Someone Named Eva by Joan M. Wolf

May 31, 2011
By
This book is an amazing story about remembering who you are, even in the most dire circumstances. I loved it because it was a Holocaust book, but it wasn’t about someone in a concentration camp, so it was different. This book was about a girl that was part of the “Aryan”, or “perfect society”. It showed that, even if you were considered perfect, there were still lots of problems and hardships to overcome.

This book begins in Czechoslovakia (when the Czech Republic and Slovakia were one country.) The main character is an eleven-year-old girl named Milada. In the beginning of the book, she knows who the Nazis are, since they have been rationing all of the food in her country, but she hasn’t been seriously affected by them, yet. Then, one night, Nazis come into her home and demand that her family pack up their things and come with them. After they do this, her Papa and older brother are taken away from her, her mother, her grandmother, and her baby sister. All of the women in the town are taken to an empty school gym, while all of the men are taken away to an unknown place. In the gym, the women wait for days and days for something to happen. Finally, something does happen. Doctors start to come in and examine all the children in the gym. But, they only look at the children like Milada that have blond hair and blue eyes. Then, these children that seem to make the doctors happy are taken away on a separate bus to a strange place away from the rest of their families. As Milada is leaving, her grandmother tells her, “remember who you are,” and gives her a bird-shaped pin.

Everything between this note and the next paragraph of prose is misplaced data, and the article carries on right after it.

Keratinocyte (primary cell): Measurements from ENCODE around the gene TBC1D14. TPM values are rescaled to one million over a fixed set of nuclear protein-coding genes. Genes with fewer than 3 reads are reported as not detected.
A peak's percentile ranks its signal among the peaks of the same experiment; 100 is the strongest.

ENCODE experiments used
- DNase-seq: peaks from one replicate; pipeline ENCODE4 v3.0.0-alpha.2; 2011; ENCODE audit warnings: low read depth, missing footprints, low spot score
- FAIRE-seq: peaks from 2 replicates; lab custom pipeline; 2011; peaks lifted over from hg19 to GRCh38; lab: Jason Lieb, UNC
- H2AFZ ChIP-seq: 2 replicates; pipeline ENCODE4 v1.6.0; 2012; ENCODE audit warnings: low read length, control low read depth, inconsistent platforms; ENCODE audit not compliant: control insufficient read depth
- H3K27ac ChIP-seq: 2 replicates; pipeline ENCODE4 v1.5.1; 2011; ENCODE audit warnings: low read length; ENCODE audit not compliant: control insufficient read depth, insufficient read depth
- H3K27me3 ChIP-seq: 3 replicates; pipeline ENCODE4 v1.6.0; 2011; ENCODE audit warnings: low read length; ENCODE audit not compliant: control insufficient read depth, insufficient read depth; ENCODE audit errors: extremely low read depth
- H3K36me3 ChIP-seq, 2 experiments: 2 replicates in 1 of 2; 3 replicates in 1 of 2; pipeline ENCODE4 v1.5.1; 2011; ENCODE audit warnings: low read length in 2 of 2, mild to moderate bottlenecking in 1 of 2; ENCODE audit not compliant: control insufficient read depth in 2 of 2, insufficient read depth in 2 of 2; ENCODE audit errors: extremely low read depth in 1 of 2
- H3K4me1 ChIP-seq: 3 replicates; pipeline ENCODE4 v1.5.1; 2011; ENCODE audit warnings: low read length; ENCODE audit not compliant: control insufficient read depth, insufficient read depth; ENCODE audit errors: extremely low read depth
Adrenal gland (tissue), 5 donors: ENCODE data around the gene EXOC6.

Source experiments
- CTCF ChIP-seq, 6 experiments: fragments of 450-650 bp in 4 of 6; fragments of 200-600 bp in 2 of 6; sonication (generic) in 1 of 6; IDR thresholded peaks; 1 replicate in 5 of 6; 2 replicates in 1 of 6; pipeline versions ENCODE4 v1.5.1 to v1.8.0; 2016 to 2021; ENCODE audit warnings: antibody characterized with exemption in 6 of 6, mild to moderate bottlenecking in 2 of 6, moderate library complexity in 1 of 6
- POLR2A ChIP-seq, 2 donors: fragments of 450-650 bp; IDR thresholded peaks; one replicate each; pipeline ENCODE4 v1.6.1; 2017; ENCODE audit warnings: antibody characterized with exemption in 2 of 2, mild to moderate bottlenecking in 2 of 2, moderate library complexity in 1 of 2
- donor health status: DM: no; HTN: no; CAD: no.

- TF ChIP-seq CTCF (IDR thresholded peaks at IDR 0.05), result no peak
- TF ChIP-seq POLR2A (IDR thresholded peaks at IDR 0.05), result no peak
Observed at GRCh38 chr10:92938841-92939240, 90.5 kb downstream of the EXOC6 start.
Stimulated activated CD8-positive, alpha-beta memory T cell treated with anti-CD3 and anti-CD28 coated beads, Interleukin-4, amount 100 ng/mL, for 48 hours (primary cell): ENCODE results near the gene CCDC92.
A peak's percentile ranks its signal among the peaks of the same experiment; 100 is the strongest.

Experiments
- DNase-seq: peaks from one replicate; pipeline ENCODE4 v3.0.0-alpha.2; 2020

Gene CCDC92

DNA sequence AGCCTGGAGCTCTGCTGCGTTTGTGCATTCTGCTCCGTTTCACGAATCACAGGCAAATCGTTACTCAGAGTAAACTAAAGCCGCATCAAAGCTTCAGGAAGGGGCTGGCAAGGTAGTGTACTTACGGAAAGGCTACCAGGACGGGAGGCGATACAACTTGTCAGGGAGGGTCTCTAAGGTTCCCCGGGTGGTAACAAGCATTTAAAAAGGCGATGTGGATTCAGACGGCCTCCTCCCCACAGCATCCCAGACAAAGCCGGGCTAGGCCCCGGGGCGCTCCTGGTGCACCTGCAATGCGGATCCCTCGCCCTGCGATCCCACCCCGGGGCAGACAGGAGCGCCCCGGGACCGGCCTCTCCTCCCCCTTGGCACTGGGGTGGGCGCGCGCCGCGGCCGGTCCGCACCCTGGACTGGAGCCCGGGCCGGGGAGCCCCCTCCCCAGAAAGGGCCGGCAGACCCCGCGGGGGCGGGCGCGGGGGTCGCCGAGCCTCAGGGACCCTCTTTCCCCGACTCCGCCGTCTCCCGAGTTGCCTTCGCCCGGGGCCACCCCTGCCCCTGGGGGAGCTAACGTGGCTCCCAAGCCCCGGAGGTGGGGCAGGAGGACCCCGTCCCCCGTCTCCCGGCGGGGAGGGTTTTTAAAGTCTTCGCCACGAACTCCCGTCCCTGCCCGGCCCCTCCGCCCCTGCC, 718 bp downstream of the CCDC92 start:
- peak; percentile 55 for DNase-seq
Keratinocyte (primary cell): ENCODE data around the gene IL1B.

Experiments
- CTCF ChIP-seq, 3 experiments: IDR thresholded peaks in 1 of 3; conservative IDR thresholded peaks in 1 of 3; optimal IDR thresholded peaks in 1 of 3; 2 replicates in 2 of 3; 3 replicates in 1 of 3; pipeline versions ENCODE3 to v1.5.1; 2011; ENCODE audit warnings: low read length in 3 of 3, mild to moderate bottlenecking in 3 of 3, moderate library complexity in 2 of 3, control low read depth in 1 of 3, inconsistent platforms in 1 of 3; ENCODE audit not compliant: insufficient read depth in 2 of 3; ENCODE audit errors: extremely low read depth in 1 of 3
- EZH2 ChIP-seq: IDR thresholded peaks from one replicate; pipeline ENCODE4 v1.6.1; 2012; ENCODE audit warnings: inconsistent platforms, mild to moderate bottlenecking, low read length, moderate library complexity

All of the girls and boys that have blond hair and blue eyes that are under 12 years old are taken to a sort of school. There is one for girls and a different one for boys. As they all walk in, they are each given new German names, and are forbidden to use their real names or speak their original language ever again. Milada is renamed Eva. All of the girls are told that they are going to be taught German history, culture, and are told that they are the “new Germany”. They are going to be taught about Germany, and then adopted into German families. Milada, now Eva, realizes that the reason she was taken away was because she had blond hair and blue eyes. She fits the definition of an “Aryan” girl or, in other words, she is “perfect”.

The lessons start, and as more time passes, Eva has to try harder and harder to keep her identity and remember the Milada she once was. She starts learning German, and is no longer allowed to speak Czech, her native language. The time finally comes for her to be adopted, and she is, into a loving German family. She still misses her real family, though. She still tries her best to keep her promise to remember who she is, but important parts of her old life are fading. Soon, the war is almost over, and by this time, Eva has even forgotten her first name, her language, and she is struggling to stay true to her culture. Yet, she has grown to love her German family, her parents, and her brother and sister. She feels torn between her two “families”. When the war actually ends, and Hitler dies, she is invited to go back to her real mother. She accepts the offer whole-heartedly, which makes her German family very sad. But she goes anyway, and tries as hard as she can to remember her language and culture from before the war. She eventually succeeds, and is satisfied that she was able to find herself once more.





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jen.xo said...
Dec. 11, 2014 at 5:11 pm
it was a star shaped pin. she traced it with her finger to remember who she was.  
 
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